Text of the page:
Adtech Is Harmful to Consumers

9/12/11

If the ads on the websites and in the apps you frequent disappeared tomorrow, would you miss them? Can you think of any specific sites or apps, other than search, where introducing ads improved user experience?

I happened upon these questions a few days ago while preparing the opening remarks for a FutureM event my startup, Shopximity, organized here in Boston. I was surprised I couldn’t think of any examples. I asked my co-workers. I asked friends who were website publishers, mobile app developers, and adtech execs. They could not think of any examples either. Then it hit me: display ads are not just content. Display ads are bad content.

This year in the U.S. advertisers will spend $24 billion on display ads. Two hundred advertising intermediaries, which control hundreds of thousands of servers and manage petabytes of data, will deliver 5 trillion mostly irrelevant ads that will reduce the user experience of 215 million people on average 16 billion times per day. Never has so much computing power been applied with such disastrous effects. It’s time we do something about it.

Most ads don’t deliver value, which is why six in 10 people surveyed by AdWeek actively ignore them. Average click-through rates (CTRs) have dropped in half from the small 0.2% in 2007 to the dismal 0.09% recently, as reported by DoubleClick. Some choose not to see ads altogether: AdBlock has more than 20 million active users. To deal with this, rather than improving user experience, the display advertising industry is waging a war against consumers. In the words of Seth Godin, “Advertisers distract users; users ignore advertisers. Advertisers distract better; users ignore better.”

More intrusive ad formats and more sophisticated targeting risk alienating users and further eroding their trust. The poor user experience of display advertising is an externality that ultimately hurts publishers and advertisers. They, and not the invisible ad intermediaries, have the relationship with users and to them accrues the good will and wrath of users also. I shudder to think how much worse user experience could get when the display ad industry reaches the $50 billion mark in 2-3 years. The vicious cycle has to end. We have to stop talking about display advertising being relevant and valuable and actually make it so or stop doing it.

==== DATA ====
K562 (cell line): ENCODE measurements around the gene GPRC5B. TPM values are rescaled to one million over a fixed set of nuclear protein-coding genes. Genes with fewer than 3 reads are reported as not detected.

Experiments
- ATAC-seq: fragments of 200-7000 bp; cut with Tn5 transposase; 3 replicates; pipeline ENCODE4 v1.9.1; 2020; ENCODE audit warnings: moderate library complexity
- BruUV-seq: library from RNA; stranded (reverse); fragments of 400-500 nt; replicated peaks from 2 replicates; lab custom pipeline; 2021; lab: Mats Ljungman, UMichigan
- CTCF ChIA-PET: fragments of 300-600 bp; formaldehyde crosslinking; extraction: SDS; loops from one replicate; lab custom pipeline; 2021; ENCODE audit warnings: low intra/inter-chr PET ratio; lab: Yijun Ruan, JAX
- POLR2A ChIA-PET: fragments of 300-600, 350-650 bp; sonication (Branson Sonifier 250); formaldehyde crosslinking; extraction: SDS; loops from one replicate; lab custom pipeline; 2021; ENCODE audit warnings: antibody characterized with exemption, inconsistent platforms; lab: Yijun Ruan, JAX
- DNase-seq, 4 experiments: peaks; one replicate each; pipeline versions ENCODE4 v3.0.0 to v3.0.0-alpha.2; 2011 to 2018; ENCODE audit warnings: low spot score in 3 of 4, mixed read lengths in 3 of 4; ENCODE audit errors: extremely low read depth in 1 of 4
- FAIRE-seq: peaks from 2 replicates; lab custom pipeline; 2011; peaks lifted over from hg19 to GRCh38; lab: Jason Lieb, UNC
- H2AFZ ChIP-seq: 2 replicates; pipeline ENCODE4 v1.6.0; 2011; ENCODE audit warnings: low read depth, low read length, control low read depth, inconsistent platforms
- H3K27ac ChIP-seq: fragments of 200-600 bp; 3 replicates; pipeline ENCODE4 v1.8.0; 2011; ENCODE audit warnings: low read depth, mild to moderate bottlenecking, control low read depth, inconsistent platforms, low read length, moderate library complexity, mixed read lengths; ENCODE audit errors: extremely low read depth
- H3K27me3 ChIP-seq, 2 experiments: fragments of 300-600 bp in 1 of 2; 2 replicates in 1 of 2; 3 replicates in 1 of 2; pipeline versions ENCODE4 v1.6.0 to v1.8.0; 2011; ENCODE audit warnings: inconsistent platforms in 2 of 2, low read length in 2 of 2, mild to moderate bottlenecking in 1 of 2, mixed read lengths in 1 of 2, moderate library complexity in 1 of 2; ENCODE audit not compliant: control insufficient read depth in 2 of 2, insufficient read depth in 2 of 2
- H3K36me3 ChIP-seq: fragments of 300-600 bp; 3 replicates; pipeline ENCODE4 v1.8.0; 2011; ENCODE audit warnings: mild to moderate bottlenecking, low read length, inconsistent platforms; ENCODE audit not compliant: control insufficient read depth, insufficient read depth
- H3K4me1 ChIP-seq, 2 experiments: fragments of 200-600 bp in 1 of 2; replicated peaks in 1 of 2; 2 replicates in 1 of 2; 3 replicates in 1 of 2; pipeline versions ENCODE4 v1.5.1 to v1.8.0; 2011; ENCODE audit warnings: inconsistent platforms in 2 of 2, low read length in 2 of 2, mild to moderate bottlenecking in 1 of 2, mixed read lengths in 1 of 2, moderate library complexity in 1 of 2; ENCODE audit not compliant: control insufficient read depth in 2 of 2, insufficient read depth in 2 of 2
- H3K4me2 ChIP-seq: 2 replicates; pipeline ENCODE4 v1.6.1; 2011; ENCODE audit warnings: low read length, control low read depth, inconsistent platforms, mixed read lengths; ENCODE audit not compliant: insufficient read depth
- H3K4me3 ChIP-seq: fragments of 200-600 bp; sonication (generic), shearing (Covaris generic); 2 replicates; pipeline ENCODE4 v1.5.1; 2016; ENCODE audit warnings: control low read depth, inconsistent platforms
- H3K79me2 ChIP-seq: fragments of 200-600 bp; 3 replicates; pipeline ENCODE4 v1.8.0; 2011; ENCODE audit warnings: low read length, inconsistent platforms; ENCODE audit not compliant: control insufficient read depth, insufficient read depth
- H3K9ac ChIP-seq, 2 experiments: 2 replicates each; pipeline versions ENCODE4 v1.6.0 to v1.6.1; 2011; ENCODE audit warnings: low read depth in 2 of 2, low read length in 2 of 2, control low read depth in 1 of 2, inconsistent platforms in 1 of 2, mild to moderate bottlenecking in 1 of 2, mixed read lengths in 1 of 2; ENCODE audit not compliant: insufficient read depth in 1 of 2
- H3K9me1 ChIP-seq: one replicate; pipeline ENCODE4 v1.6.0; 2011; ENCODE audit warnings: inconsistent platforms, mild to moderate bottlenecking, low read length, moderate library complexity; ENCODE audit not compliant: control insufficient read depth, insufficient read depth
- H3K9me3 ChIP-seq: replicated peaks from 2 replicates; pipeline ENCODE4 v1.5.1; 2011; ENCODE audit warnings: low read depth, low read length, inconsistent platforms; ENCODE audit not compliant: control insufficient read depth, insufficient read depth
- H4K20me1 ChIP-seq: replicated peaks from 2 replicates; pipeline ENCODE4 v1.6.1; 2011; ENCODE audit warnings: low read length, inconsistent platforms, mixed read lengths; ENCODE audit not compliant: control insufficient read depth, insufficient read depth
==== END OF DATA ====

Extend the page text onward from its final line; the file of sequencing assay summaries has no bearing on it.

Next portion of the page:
Dozens of startups, Shopximity included, have taken on this challenge and are re-thinking display advertising using better ad formats, effective yet respectful targeting, and cooperative ways to engage users. In fact, not a single company presenting at the Mobile Marketing Frontiers event I am leading on Wednesday morning is doing traditional display advertising. The event will be a great chance to see what’s next in marketing. The same is true of many other FutureM events, which is why I’m so excited about this week. If you haven’t registered for FutureM, now is the time to do it. (The discount code “Shopximity” will save you 20%.)

For the display advertising players, the message is simple. You are at a Darwinian moment. You have forgotten that the user is ultimately in control. It is simply not OK to operate in a manner that is net-negative to user experience. Own up to your responsibility and figure out how to deliver valuable and contextually relevant ads. Hurry, because the startup across the street is a year ahead of you.

Simeon (Sim) Simeonov is a serial entrepreneur and investor. Currently, he is founder and CTO of Shopximity where he works to make shopping better for everyone. You can read his blog at http://blog.simeonov.com and follow him on Twitter at @simeons. Follow @

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  • http://www.getabl.com mark slater

    The user is NOT in control…..yet.

    But there are companies out there, including ours that are out to change that.

    All you need to do is look to the berkman center and the VRM movement over there to see the future of marketing. It removes interruption, its permission based, and the user controls it.

  • Jules Pieri

    Insightful piece Sim. I advocate going even further…making good content that is monetizable.

  • carlos

    Isn’t the real question you should be asking “are there any websites I like to go to on a regular basis that I don’t pay for?” And how would you feel if they were gone. Would that hurt your experience? For better or worse, those ads you and most people don’t like pay for your usage of those websites. Without them, you have no website.

    I personally just ignore them most of the time, but now and then do see something I like and click on it. But they don’t actively hurt the experience unless they are interstitials or pre-roll, which are annoying.

    just some thoughts.

  • http://shopximity.com Simeon Simeonov

    Mark, the Berkman Center is doing some great work indeed.

  • http://shopximity.com Simeon Simeonov

    Jules, when the content does the marketing consumers often have the best possible user experience. Daily Grommet has been a true leader in this area.

    The question for me is whether we can make these types of high-quality experiences scale to a be a meaningful fraction of the $24B / 5 trillion impressions industry. We need automation, either through technology (Google AdWords in the search space) or people (About.com in the content space), to operate at this scale. That’s where I’d like to see lots more innovation.

  • http://shopximity.com Simeon Simeonov

    Carlos, thanks for joining the conversation. People do want free content and are most certainly willing to accept advertising to get it. The question is, why should the advertising suck? You point out that you learn to ignore the ads. In turn, that forces advertisers to come up with more intrusive ways to advertise, ones you cannot as easily ignore. That’s what I mean by there being a way between consumers and the display advertising industry.